Until I see some good, clinical research about why bottle propping is dangerous, I’d approach these recommendations a little more realistically. Yes, it’s better to hold younger babies while you feed them, if and when it is possible. If you’re a mom of six kids, or a babysitter of triplets, or in some situation where this might not be possible all the time, go ahead and prop a bottle when necessary – just do it safely. Make sure the baby is old enough and strong enough to turn away from the bottle when he’s finished, and keep a close eye on him to make sure he’s not choking (or use a slow-flow nipple – it takes like seven minutes for a drop of formula to come out of the newborn Avent nipples, for example. It’s not like buckets of formula are going to be pouring out of one of those bad boys).

As for those with older, independent bottle holders, if they let you hold them once in awhile, more power to you. Otherwise, hug, love and cuddle your kiddo in every other way possible. It’ll be okay.

Seriously, though, it will.

About the Author:

Suzanne Barston is a blogger and author of BOTTLED UP. Fearless Formula Feeder is a blog – and community – dedicated to infant feeding choice, and committed to providing non-judgmental support for all new parents. It exists to protect women from misleading or misrepresented “facts”; essentialist ideals about what mothers should think, feel, or do; government and health authorities who form policy statements based on ambivalent research; and the insidious beast known as Internetus Trolliamus, Mommy Blog Varietal.

Suzanne Barston – who has written posts on Fearless Formula Feeder.


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18 thoughts on “Bottle Holding is Not Bottle Propping (and neither is the end of the world)

  1. This made me laugh: And yeah, I suppose if I were breastfeeding, I'd still have them, because she'd be forced to have physical contact with me while feeding.

    Miles hit a phase where he wanted to nurse, but wanted to be as far from me as possible, so he would get just barely close enough to eat, and then sprawl the complete opposite direction. I deeply and entirely envied bottle feeders, because that is not easy on the nipples.

  2. I was reamed a few weeks ago by somebody suggesting that I was a bad parent with a poor attachment to my son for 'allowing' him to hold his own bottle. The brutal truth of it is that unless he's laying on the floor, head on a cushion drinking his bottle and holding it himself he is.not.interested. And our relationship is just fine. I also tend to think that if I WAS breastfeeding, at this point in our relationship together he would probably be trying to self wean – his newly found independence would demand it (no way I'd be exclusively breastfeeding – there WOULD be bottles of EBM).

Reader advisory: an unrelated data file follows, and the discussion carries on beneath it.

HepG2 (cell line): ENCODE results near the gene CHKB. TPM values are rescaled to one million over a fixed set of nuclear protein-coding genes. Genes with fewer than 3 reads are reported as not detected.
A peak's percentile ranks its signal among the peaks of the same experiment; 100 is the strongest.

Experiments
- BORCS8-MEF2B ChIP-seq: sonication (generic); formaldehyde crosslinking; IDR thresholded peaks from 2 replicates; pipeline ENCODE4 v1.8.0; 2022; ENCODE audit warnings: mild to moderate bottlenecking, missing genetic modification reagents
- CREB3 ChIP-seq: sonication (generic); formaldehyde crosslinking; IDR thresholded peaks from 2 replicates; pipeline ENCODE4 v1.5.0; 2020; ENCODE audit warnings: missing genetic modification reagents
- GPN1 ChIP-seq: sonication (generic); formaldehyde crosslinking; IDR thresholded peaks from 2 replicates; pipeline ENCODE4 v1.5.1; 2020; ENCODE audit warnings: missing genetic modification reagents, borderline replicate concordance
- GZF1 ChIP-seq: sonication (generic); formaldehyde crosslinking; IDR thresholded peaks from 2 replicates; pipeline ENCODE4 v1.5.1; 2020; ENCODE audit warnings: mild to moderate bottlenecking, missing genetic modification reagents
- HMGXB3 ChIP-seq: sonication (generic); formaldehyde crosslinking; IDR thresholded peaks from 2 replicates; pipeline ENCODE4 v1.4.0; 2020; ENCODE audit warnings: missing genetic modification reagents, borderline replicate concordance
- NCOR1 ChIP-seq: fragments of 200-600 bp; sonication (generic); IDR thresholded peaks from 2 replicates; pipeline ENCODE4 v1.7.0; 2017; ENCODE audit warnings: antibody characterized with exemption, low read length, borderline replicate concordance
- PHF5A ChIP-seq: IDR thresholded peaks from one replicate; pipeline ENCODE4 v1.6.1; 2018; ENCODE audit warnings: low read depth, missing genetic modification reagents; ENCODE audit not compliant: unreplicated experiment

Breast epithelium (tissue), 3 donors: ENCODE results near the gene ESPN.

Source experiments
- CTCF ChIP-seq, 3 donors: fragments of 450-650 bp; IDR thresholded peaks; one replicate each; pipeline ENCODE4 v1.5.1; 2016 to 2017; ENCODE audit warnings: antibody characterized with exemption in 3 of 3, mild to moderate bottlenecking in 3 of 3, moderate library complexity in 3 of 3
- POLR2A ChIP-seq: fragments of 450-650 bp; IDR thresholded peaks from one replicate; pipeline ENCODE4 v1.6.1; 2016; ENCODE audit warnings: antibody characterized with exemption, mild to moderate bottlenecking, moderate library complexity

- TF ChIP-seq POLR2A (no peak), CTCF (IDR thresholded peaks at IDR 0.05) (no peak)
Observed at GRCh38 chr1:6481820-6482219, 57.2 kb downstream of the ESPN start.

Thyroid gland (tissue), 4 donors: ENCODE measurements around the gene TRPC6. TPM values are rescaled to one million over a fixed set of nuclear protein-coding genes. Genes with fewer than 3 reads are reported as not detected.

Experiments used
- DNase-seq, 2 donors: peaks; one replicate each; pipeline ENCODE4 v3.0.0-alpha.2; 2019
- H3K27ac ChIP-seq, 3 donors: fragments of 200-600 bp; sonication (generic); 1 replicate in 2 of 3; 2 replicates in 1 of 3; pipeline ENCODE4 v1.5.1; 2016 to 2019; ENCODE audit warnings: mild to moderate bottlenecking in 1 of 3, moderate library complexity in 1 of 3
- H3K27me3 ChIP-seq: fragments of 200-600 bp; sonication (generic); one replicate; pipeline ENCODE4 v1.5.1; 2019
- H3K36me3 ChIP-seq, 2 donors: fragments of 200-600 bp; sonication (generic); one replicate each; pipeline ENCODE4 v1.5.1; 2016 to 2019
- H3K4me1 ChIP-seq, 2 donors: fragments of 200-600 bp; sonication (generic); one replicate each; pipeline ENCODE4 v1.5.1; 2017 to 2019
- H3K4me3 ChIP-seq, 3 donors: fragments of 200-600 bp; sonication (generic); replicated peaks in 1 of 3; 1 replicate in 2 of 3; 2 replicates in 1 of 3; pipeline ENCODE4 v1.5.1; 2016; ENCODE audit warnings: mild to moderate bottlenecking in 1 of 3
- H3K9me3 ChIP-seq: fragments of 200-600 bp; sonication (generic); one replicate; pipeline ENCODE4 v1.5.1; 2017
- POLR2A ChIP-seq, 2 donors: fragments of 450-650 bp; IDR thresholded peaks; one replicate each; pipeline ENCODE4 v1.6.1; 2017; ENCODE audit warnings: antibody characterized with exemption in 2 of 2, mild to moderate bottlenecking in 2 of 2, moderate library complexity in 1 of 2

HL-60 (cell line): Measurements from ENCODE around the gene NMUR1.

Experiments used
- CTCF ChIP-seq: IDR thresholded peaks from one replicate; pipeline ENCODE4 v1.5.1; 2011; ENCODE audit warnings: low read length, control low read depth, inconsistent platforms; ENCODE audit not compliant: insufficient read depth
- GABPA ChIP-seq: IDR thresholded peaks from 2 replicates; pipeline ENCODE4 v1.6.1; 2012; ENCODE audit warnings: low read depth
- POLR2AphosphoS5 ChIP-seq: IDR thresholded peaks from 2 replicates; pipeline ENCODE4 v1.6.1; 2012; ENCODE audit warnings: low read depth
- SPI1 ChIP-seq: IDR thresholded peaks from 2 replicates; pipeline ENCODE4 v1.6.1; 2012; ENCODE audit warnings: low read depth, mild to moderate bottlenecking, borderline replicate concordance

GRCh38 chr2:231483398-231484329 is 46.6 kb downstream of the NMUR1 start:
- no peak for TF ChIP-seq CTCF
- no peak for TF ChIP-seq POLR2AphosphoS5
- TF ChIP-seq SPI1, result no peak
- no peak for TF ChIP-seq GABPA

3. Omg, ashley, that made me cry I laughed so hard! What an image! That is one problem-solving little guy you've got there…

  4. I used to let DD give herself a bottle in the night time, this was when she was insistent that she still needed a bottle in the middle of the night at 2 1/2, I don't think it did her any harm. She always loved having cuddles both bottles and breasts and just generally, she's one of the cuddly-est babies I've ever met. I don't think feeding was anything above a usual cuddle.

    I also remember an occasion where my Mother, the most nervous driver in the world, was stuck in a traffic jam and DD started crying with hunger in the back. My Mother was completely horrified that she would become so distracted that the car would spontaneously combust or something (we literally weren't moving so it was beyond irrational), she started shouting “Do something, get something in there, for God's Sake, just DO SOMETHING!!!!” I didn't know what to do so I started trying to squeeze my torso around the back of the baby car seat and make my chest to co-operate somehow, THAT is not a latch you'll find in “The Womanly Art of Breastfeeding”! It didn't work and I dread to think what the people in the car next to us thought!

  5. Relative to the post….i've never seen one of those bf devices before, tbh, I think if you've got more than one baby/are v. busy working from home, I could see that it'd be handy.

  6. It seems to me that the risks are more from leaving the child unsupervised than bottle-propping. But bottle-propping doesn't (and shouldn't) equal leaving the child unattended while feeding…